Gerrit's Blog


Maintain a simplistic blog

What is nicer than just publishing blog posts? Right, figuring out how to get them published convenient.

My blog is a static build done by Jekyll which holds its post in the _posts folder. The articles themselves are written in

Frederik asked me about integrations or automations…

… I didn’t know about any that suits my idea.

Copy blog posts (Single source of truth)

We cannot directly copy the posts because the files are named by their title. Jekyll uses Front Matter to get some metadata into the posts. Luckily for me, also Obsidian supports this feature. In the beginning of a note, I can add for example

layout: post
file_name: blog_infrastructure
title: "Maintain a simplistic blog"
description: "Hacking around to be lazy later"
date: 2023-08-07
categories: git obsidian ios

I want to follow some basic steps here


And now the fun already begins. You can skip this section and directly jump to the bash block in the end if you are not interested in my thoughts during the process. To have a loose coupling between the physical file and the blog post, I have to extract the date from the metadata. For this I use yq.

cat Maintain\ a\ simplistic\| yq --front-matter=extract ".date"

Now let’s head over to the second part of the file name. Shorting it down to a fixed size would be enough, also replacing whitespaces with underscores (_) will be fine. Because I expect the input to come from “somewhere” (currently find), I am aware that I will get the whole path of the file in the first place. After playing with cut and awk I realized that it might be much easier and controllable to add the file_name to the FrontMatter metadata.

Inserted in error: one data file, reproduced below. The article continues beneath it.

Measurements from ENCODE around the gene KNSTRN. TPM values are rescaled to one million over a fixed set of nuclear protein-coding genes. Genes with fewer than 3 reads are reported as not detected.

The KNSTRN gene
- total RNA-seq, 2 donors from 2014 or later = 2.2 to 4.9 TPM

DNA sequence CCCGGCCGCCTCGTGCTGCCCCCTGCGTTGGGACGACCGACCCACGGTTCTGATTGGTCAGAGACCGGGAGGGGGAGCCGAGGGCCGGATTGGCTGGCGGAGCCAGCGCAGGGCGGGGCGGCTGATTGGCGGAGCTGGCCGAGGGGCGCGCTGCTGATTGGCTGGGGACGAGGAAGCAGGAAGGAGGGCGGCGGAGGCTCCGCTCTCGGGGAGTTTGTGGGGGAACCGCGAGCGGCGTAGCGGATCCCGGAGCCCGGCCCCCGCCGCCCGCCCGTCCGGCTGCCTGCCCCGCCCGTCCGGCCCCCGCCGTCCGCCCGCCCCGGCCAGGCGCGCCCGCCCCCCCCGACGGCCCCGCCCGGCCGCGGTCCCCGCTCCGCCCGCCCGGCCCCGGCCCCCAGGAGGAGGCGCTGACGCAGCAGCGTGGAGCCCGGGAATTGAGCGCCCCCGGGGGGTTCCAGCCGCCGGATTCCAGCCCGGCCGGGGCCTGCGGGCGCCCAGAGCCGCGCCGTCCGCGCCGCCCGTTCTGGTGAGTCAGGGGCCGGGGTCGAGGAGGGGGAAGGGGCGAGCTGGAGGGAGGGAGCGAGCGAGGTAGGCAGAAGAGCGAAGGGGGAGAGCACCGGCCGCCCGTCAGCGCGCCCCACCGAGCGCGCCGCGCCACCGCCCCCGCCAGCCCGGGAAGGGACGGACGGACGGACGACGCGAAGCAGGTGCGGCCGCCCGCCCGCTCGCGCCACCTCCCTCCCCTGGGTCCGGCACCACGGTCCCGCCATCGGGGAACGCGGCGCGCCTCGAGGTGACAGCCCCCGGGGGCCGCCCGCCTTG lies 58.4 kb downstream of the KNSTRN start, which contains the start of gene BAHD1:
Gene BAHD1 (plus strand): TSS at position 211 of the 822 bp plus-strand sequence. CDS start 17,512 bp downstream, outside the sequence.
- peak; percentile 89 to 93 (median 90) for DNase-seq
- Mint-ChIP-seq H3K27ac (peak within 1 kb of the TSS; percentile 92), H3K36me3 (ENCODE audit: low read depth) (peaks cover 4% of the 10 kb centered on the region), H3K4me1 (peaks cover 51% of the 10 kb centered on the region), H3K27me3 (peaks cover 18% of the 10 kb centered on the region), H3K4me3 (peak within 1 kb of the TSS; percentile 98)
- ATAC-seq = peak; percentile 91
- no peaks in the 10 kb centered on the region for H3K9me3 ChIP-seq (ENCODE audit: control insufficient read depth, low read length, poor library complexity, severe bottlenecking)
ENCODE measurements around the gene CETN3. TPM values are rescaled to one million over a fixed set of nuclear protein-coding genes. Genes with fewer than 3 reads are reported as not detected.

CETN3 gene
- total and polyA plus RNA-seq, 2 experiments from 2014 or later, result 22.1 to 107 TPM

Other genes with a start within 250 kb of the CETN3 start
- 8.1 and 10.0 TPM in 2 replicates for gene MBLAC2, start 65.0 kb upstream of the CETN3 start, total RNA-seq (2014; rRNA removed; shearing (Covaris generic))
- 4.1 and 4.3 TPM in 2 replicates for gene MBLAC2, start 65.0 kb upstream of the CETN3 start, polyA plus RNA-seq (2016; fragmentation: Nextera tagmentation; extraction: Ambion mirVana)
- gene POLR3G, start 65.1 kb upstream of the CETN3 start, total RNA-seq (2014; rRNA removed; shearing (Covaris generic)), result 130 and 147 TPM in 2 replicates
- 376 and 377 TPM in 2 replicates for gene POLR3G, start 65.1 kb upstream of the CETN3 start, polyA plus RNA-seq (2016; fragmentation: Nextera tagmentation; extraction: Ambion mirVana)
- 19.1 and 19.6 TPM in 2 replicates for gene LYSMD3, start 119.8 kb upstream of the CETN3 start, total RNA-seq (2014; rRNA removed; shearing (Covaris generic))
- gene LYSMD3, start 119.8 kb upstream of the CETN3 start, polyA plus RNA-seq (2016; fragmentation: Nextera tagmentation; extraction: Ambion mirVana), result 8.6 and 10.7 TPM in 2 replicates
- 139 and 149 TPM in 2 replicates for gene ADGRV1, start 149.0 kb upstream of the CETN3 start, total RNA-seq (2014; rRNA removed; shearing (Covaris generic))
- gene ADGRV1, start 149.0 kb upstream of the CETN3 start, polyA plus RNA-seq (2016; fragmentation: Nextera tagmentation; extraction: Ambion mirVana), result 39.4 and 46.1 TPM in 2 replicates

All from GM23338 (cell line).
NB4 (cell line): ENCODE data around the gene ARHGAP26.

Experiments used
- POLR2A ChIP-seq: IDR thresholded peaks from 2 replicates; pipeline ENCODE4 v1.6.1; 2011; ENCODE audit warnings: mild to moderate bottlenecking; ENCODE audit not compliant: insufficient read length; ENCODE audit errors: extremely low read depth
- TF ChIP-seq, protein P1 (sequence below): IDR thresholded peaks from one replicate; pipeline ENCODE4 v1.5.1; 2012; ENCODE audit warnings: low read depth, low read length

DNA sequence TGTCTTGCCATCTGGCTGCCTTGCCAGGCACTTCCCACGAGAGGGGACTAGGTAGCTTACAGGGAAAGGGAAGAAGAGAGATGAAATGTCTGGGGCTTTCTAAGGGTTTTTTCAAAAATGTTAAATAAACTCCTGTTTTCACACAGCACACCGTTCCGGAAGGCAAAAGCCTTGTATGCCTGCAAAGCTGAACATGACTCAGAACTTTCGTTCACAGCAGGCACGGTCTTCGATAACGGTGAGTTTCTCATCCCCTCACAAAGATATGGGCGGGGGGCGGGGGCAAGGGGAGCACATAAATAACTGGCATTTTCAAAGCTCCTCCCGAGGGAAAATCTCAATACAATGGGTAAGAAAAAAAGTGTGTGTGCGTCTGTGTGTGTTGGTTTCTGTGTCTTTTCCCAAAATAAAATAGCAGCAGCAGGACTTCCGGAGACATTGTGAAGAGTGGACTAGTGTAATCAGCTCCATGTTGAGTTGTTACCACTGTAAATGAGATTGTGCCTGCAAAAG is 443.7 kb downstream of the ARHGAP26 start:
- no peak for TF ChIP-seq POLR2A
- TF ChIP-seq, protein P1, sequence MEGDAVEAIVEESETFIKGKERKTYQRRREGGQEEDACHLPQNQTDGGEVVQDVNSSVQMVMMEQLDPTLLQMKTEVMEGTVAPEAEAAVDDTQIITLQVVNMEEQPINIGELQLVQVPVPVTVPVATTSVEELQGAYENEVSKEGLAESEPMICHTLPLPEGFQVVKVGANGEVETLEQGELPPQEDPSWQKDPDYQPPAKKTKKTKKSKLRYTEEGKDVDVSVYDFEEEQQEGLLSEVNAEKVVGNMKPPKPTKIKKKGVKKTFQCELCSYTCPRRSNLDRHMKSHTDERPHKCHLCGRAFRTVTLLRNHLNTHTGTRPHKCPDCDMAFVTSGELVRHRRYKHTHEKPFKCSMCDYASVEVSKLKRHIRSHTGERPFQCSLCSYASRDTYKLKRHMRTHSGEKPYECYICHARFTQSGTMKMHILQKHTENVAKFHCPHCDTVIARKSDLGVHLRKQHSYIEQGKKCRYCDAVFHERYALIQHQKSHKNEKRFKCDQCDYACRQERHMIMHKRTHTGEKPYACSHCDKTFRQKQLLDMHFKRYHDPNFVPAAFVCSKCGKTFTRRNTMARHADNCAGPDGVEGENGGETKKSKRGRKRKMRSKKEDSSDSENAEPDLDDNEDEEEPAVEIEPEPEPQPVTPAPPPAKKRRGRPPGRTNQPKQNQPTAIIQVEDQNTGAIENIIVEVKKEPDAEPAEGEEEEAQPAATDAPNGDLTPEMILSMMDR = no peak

Obsidian is pretty much lenient, when it comes to image references, but of course not as lenient as I thought. Having images in a separate folder, like the Jekyll standard structure suggests, allows to reference the images either just by name (myimage.png), or (partial) path (media/blogpost/myimage.png). As a consequence the rendered page expects the images to be either in the same folder or as a sub-path After trying to figure out if there is any built-in way to a) see the correct images in Obsidian and b) also getting the references rendered in the Jekyll site build, I decided to use a custom plugin and bring them closer to the posts. For now, I cannot imagine getting problems by using this structure.

group :jekyll_plugins do
  gem "jekyll-feed", "~> 0.12"
  gem "jekyll-postfiles"

The only change will be now to create a folder for each post. In the end the script gets even a little bit shorter.

#!/usr/bin/env bash

export TARGET=<path/to/Jekyll/_posts>

cp -r * "$TARGET"
find "$TARGET" -name "*.md" -exec sh -c '
DATE_PART=$(cat "$1" |yq --front-matter=extract ".date");
FILE_NAME=$DATE_PART"-"$(cat "$1" | yq --front-matter=extract ".file_name");
DIRECTORY=$(dirname "$1")
mv "$1" "$DIRECTORY/$"
' unused {} \;

Folder structure

The resulting folder structure in Obsidian looks like this. Not that it could have as many sub-folders as you want. The folder names are for pretending to be organized ;)

├── duckdb
│   └── First experiences with DuckDB (and SQL in general after a while).md
├── neo4j
│   └── Spring Data Neo4j GraphQL 1
│       ├── Spring Data Neo4j GraphQL
│       ├── example_flow.png
│       ├── graph_data_set.png
│       └── graphiql.png
└── random
    └── Maintain a simplistic blog